This research brought negatives to light. Poor user interface and application flow are the main reasons why many Health IT implementations fail. The results show hidden patterns such as those demonstrated by clinicians when they were navigating. Unanticipated patterns gave understanding to user behavior and recommendation standards. Overall, lessons were learned and the system was re-engineered with designs to fix the issues. See also User centered design. Another aspect of user interface to consider is whether or not to use single or dual monitors and what is the preferred dimensions of those monitors. Research on this topic was performed by Lee, K-H., Bae, W.K., Han, J.S., Yoo, S., Kim, J.S., Yun, J., Baek, H.Y., Baek, R-M., & Hwang, H. (2012) and was titled "Monitor Preference for Electronic Medical Record in Outpatient Clinic".
I think this was a great research article. The department I work in manages hospital owned ambulatory clinics and I have had exposure to more than 8 EHRs. They all behave differently. The workflow is similar but I hear complaints from the physicians and staff all the time. I feel this paper focused on the clinician factors of the system and not so much patterns or activity of the front staff, office managers and the technological analysts. Even though their input isn’t as important as the clinicians or the providers, their patters could have identified areas of improvement for registration, billing and scheduling.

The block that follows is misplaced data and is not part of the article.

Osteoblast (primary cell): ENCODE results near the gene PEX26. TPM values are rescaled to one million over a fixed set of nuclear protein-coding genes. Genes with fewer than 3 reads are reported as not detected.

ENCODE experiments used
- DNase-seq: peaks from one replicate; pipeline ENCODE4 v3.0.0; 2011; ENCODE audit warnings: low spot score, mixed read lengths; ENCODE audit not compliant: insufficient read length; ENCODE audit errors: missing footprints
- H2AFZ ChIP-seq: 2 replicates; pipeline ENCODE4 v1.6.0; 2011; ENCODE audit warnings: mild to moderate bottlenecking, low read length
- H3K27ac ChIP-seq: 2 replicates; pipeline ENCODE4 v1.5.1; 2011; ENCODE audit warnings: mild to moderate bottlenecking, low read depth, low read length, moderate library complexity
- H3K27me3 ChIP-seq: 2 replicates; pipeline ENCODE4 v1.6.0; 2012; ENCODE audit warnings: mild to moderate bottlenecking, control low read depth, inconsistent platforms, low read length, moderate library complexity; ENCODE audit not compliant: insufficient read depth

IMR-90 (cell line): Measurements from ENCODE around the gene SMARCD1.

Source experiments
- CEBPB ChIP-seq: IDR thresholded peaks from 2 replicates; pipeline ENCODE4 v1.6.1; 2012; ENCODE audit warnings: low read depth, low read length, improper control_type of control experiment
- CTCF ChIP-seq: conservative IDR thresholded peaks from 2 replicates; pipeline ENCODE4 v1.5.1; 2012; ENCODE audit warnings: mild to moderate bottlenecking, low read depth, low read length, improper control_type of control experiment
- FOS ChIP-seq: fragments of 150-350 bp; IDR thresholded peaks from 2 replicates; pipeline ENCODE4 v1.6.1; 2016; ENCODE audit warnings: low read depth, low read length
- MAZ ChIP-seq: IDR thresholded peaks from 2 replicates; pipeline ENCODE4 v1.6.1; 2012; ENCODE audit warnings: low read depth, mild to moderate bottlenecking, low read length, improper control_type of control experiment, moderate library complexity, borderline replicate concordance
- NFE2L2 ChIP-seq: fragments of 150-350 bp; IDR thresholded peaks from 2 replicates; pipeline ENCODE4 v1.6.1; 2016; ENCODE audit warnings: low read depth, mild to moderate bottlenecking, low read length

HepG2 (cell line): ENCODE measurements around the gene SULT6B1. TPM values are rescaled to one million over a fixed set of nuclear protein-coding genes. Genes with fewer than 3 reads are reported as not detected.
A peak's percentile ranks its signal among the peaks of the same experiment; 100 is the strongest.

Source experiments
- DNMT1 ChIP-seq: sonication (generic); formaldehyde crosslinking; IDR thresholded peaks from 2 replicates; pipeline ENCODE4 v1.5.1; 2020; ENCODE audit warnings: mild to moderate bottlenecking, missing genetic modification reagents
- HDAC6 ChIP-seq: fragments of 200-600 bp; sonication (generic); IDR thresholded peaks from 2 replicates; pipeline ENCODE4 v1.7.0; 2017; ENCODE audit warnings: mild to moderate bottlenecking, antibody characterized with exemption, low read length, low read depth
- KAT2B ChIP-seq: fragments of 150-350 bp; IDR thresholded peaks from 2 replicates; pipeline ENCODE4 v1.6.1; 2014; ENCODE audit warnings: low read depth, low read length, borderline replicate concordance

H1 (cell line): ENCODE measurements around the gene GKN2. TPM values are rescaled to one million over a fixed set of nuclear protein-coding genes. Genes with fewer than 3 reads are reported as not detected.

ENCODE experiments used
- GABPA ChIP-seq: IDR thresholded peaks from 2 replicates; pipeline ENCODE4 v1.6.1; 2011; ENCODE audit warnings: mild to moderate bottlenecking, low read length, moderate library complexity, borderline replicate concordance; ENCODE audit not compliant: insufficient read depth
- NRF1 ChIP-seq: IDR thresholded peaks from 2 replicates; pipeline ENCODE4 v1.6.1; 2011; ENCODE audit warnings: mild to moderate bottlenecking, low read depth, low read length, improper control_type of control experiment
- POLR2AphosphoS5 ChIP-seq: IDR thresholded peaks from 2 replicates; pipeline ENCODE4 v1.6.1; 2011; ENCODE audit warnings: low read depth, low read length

To develop a clinical decision-support system for the improvement of the hospital’s internal medicine resident training program. At Western Pennsylvania Hospital they have design a homegrown EHR system that is used to schedule appointments, workflow management, pre-encounter assessments, and document clinical findings, prescribe medications, and enter orders.
Over a 10 month period, From October 01, 2005 to August 01, 2006. Analysis was performed on the hospital’s EHR data usage. The focused was to study EHR patterns. Several different analyses were performed during the 10 month.
- Construction of event sequences
- Sequential Pattern
- Within-session recurrence rates
- First-order Markov Chain
It identified several main features of the user interactions navigational patterns. The Features included assessment and plan, diagnosis, order and medication, and order and laboratory testing.
To have an effective user interface all systems most work together to provide the facility and its patient’s better quality.
- Zheng, K., Padman, R., Johnson, M., & Diamond, H. (2009). An Interface-driven Analysis of User Interactions with an Electronic Health Record System. http://jamia.oxfordjournals.org/content/16/2/228